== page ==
Bonus tip:
    Look at grantmakers centered on a particular mission area, such as Grantmakers in Film and Electronic Media or the Association of Small Foundations.


    • Grantstation
      Grantstation databases are tailored for those seeking grants in the U.S., Canada, and internationally. They feature private grantmakers that accept inquiries and proposals from a variety of organizations.
    • Grant Watch
      Grant Watch compiles both government and private foundation grants for nonprofits and charities of every size.
    • Grant Gopher
      Grant Gopher is a database that offers US-based organizations free basic searches (first five search results). You can also sign up and receive a newsletter that includes a selection of open grant opportunities.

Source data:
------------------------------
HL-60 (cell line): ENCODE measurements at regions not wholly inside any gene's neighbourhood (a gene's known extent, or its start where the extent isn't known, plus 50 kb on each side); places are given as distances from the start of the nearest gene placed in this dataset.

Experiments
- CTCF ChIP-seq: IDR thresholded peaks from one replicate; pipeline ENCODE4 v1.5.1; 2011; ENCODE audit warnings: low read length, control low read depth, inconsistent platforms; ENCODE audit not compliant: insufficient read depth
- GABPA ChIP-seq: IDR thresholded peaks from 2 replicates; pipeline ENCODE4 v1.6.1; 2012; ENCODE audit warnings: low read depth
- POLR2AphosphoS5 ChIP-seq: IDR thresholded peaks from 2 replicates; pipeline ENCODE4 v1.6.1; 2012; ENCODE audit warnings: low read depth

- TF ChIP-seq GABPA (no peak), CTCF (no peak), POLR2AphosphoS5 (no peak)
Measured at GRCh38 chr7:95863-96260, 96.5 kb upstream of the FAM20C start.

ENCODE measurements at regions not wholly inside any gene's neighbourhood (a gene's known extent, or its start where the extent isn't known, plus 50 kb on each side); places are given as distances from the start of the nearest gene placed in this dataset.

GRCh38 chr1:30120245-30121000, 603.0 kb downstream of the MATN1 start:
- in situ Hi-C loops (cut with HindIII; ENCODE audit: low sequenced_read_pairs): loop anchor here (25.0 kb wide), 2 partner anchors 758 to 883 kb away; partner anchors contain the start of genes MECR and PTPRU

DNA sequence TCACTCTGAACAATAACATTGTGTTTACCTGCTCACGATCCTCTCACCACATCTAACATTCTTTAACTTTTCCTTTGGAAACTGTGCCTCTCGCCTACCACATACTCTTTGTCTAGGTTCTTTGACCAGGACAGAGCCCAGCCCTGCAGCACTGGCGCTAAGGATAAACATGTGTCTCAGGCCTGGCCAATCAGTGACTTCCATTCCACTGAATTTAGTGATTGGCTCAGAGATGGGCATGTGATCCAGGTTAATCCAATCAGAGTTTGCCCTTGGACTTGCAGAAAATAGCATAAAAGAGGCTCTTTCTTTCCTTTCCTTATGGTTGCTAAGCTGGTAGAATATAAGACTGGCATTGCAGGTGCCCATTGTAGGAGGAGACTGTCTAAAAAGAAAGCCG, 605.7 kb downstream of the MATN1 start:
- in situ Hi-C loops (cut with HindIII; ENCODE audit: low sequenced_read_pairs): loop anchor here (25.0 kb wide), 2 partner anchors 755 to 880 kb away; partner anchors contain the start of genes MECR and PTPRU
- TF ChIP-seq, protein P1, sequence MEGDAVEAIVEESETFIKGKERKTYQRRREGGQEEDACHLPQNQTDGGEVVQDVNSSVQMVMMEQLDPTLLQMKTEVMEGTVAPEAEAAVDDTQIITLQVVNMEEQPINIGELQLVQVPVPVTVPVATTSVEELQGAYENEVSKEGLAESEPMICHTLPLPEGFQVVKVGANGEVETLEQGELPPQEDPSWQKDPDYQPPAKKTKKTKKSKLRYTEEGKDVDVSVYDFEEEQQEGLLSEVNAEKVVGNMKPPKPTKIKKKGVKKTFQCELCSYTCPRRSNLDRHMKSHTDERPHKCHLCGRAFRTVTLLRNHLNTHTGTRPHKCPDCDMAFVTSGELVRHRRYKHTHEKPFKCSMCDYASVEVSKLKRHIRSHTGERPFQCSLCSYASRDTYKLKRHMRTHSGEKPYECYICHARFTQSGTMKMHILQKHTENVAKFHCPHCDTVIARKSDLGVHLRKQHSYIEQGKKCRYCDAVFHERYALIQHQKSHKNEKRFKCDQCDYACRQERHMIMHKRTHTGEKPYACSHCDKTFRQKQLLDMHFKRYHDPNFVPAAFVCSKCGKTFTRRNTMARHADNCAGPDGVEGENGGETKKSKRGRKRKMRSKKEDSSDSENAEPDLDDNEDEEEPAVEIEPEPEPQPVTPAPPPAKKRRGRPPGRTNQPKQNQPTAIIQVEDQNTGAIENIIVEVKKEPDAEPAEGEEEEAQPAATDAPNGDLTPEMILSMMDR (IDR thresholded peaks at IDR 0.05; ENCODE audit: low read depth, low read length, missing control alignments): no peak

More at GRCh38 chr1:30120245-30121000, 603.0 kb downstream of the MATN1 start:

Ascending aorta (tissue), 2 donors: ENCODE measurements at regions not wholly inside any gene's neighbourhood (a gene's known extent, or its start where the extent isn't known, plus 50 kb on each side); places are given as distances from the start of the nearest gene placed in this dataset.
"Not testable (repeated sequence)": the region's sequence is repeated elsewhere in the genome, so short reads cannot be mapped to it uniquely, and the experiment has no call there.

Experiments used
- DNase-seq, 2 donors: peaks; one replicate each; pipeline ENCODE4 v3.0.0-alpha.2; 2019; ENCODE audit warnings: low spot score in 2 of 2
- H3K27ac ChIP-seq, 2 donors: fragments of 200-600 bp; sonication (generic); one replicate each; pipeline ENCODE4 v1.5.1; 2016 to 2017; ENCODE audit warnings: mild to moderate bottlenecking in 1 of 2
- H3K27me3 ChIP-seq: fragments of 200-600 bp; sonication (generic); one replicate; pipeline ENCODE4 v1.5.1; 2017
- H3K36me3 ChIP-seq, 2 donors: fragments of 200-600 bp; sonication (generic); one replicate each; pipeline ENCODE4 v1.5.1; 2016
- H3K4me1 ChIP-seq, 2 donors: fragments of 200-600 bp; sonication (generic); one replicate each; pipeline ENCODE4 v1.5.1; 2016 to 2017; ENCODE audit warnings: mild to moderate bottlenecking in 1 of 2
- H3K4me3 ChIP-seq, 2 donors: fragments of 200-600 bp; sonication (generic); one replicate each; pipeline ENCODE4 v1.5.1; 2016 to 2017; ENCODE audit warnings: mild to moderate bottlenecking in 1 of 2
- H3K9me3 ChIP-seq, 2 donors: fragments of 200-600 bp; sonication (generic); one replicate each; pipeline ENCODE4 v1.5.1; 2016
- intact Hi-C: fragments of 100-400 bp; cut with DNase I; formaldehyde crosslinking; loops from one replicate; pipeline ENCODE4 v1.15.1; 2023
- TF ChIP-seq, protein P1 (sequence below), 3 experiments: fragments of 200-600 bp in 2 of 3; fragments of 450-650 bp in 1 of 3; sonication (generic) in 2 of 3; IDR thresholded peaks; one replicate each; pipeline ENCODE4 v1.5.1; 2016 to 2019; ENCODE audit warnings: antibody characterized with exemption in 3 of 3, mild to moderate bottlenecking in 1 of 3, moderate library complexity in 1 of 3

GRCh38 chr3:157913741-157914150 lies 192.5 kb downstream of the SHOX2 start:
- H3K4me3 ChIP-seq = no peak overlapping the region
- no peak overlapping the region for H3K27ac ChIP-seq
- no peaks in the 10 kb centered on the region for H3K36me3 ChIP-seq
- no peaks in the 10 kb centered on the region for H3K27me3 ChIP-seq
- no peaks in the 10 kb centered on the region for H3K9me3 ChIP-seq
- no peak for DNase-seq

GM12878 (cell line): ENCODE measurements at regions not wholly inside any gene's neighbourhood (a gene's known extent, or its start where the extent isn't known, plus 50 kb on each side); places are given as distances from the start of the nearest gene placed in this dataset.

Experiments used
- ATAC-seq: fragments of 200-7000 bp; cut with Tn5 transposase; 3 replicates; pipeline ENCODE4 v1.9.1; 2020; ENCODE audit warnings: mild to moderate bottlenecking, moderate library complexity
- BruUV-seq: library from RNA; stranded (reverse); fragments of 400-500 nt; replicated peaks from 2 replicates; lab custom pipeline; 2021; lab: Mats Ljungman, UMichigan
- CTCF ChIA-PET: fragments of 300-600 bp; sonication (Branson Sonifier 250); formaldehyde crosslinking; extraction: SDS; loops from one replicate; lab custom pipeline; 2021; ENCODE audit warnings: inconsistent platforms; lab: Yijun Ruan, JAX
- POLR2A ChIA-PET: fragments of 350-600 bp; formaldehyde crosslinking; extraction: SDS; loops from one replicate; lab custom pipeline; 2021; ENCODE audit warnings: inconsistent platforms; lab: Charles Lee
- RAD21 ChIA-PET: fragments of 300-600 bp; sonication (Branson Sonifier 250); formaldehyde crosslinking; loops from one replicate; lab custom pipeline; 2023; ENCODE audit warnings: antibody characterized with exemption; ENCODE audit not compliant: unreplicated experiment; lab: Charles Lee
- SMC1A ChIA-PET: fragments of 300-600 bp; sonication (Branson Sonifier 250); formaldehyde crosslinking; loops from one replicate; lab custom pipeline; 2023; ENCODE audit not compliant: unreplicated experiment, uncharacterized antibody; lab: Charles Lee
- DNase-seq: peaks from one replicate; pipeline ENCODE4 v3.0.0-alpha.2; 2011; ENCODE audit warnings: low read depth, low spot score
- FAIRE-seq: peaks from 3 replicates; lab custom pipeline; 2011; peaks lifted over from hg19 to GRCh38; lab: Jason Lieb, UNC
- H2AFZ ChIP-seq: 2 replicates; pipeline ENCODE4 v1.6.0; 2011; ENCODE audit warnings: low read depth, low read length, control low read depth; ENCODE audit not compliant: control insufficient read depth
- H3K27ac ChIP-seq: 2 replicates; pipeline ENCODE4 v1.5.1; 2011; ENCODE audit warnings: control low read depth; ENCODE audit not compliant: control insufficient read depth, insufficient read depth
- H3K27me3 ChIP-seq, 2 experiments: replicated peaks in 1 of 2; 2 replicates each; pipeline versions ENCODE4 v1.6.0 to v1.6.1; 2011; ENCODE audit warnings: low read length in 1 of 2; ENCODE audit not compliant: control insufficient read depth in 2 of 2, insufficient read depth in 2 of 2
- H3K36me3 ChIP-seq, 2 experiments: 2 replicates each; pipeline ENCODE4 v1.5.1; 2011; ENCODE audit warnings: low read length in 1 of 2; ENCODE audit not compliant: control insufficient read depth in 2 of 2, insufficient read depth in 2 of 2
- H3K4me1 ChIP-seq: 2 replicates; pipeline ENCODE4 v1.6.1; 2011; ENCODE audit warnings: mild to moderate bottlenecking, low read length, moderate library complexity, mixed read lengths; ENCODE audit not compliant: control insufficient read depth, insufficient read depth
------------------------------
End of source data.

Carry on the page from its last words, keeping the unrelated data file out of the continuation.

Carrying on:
• Instrumentl
      Instrumentl collects private, corporate, federal and state grants for all nonprofits, all in one place. They also offer tailored matches of foundations and grant opportunities to save you time.
    • Grant Select 
      Grant Select is a searchable list of 10,000+ public and private grantors. 
    • GrantScape
      Their large team of researchers collect opportunities from thousands of different sources and data feed and create an impressive database. GrantScape (at the moment of writing on Aug 20, 2020) features 5,025 Active Grants and $40,170,350,208 total funding available.

    COVID-19 Grants

    Explore Global Giving’s list of grant and funding opportunities that might help your nonprofit navigate new challenges posed by the COVID-19 pandemic.

    News Sources and Newsletters

    • Philanthropy News Digest